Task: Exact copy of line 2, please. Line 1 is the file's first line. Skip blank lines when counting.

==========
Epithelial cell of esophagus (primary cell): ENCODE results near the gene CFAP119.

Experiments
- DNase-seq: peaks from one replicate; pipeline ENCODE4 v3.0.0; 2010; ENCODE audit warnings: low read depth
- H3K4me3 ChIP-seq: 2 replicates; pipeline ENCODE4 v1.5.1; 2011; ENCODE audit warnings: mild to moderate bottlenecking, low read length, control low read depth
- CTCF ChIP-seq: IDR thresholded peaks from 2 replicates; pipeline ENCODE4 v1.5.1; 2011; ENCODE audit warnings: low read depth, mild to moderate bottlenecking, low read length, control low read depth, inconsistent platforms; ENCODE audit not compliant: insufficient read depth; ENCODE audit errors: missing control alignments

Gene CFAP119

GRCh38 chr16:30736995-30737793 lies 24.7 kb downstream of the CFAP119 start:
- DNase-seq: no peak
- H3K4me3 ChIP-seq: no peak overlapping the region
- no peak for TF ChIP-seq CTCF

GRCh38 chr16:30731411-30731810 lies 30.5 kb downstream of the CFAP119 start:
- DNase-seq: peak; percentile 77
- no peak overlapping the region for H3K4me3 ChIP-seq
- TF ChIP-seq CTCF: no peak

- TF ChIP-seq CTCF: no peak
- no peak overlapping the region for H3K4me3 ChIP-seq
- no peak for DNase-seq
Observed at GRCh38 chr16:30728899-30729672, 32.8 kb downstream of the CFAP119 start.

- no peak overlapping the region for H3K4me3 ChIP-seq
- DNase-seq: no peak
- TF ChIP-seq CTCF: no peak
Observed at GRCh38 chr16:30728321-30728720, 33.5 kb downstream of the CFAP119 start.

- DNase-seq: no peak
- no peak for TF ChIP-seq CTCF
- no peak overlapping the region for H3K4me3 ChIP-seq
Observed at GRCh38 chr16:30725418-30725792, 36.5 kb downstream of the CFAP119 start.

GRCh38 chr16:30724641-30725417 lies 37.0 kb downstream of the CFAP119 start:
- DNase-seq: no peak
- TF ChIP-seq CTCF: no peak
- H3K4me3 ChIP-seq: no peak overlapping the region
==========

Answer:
Experiments